• Also, let us assume a buyer requests a YTD financial statement. According to us, we suggest, provide them with the gross sales figures only for the current year. Plus, the buyer must be familiar with your business to know which actual adjustments to make.

3. Determining the business’ selling price

There are four accepted methods that you can refer to determine the right selling price of your business.

a. Return on Investment Method: Your annual net profit is what's left after you pay all expenses, rent, taxes, cost of goods, and salaries. Moreover, you should also deduct the cost to replace you from your annual net profit. This is because a buyer should know what he/she will be left with at the end of the financial year while hiring your replacement.

b. Sales of Comparable Businesses Method: On contrary to the first method, it hardly matters what the ROI is. The way that comes closest to determining the cost is comparing between which businesses like yours that are located in the nearby areas and are sold recently. This process is called comparables in the real estate circles.

c. The Industry Formula Approach: Websites related to financial information services price a business based on "the rule of thumb". For instance, rule of thumb for evaluating a profitable restaurant is that it is worth two-three times its annual profits.

d. Asset Value Approach: It begins by totalling the value of the business assets. In many businesses, the value of the assets also depends upon their location within the business. When you remove them from the business and sell as a generic item, the value drops. However, taking the value of assets into account is appropriate particularly if a business owns valuable trademarks, patents, or copyrights.

4. Finding pre-qualified buyers and assisting with negotiations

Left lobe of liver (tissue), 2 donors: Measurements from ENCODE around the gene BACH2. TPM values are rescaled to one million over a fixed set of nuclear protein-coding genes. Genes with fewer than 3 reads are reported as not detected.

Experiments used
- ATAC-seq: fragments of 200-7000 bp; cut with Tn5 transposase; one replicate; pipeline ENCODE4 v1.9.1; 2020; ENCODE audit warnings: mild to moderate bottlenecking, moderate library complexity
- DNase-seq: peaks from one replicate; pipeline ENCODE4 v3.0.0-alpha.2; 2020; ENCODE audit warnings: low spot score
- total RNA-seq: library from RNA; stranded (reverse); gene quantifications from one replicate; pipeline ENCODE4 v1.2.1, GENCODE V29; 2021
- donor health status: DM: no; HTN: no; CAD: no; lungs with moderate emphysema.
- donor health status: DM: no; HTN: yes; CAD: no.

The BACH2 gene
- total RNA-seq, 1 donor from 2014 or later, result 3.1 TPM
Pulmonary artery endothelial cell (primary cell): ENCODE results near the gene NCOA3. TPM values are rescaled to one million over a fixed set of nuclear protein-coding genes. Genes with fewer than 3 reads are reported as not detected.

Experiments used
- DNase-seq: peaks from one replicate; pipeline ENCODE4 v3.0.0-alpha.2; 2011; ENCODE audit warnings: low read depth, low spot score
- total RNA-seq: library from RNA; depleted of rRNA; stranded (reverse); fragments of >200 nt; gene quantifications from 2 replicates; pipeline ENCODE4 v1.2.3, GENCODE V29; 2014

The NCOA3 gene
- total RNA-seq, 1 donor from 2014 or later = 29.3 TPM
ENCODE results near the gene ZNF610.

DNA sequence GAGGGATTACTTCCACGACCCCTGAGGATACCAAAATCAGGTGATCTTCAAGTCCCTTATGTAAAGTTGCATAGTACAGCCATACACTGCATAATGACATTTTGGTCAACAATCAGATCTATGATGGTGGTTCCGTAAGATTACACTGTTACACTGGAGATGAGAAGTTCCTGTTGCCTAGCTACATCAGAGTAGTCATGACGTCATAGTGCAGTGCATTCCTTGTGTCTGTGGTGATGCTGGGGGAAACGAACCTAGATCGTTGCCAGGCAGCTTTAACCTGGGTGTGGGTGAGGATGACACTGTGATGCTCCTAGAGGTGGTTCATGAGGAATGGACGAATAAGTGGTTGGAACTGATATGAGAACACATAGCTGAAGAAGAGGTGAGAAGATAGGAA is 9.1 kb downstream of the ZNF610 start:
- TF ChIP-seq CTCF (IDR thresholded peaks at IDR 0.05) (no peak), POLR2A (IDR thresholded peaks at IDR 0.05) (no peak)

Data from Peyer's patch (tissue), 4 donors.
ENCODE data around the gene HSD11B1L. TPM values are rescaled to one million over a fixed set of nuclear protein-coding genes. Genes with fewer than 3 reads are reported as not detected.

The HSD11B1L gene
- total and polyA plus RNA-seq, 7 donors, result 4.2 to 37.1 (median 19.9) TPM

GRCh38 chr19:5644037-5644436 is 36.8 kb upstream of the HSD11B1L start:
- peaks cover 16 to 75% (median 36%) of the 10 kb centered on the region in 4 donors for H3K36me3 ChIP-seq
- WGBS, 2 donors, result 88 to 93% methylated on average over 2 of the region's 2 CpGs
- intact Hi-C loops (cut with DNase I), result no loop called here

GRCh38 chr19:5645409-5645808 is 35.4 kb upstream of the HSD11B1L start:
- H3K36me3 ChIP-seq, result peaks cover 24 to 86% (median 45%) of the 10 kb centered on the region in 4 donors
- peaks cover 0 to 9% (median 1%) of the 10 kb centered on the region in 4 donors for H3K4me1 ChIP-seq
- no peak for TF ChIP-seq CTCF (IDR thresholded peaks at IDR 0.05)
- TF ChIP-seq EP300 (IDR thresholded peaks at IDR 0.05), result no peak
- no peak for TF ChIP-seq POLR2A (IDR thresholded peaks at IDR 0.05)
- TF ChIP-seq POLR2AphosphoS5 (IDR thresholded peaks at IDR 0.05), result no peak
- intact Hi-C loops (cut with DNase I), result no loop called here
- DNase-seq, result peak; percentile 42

Whether you are willing to work with an individual broker, a casual platform, or a specialized site, you have multiple ways to find a buyer for your business.

  • Online listing sites
These online listing sites can be termed as marketplaces specialize in buying and selling businesses. You can create engaging advertisements using templates to attract buyers who can further locate your business by either browsing the site or searching by price, location, industry, or additional mentioned factors.

  • Business brokers
Working with a business broker comes with multiple benefits, especially for those who are categorized as first-time sellers. Some of the benefits include:

  • A broker can assist you to find a buyer while ensuring to maintain company’s confidentiality. On the other hand, you won’t get this benefit of confidentiality if you go for online listing sites.
  • Experienced brokers can immensely help you in marketing your business with the help of their resources and networks.
But, before you seek a potential buyer, be confident that:

  • Your business assets and financial statements are in order. They are also ready for the due diligence process followed by the sales contract.
  • Bank statements, cash flow statements, and accounting documents such as employment agreements must be ready to be assessed.
  • You have a clear exit plan to remain satisfied with the process of selling your business from start to finish.

5. Finalizing legal documents and contracts

As you find the appropriate person to whom you can sell your business, it is strongly advised to get the offer in writing while considering the given below pointers:

  • A simple letter of intent (LOI) is not considered as an official offer.
  • Stock or asset purchase agreement is required to establish the deal.
  • Details in a purchase agreement must include price, terms, due diligence period, due diligence documents, contingencies, and closing date.

Quick Tips

5 dos when selling a business 5 don’ts when selling a business
Plan ahead Don’t choose the price, choose the buyer
Maximize your business value Don’t rush things
Keep a cool head Don’t make yourself irreplaceable
Organize your records Don’t control the relationship with lenders and investors
Expect delays and be patient Get external advice: A business transition is complex and the stakes are high.

If you are prepping up your mind to sell your business, please fill the form given below and one of our experts would write back to understand more and help build up a strategy. This will help maximise the value for your business.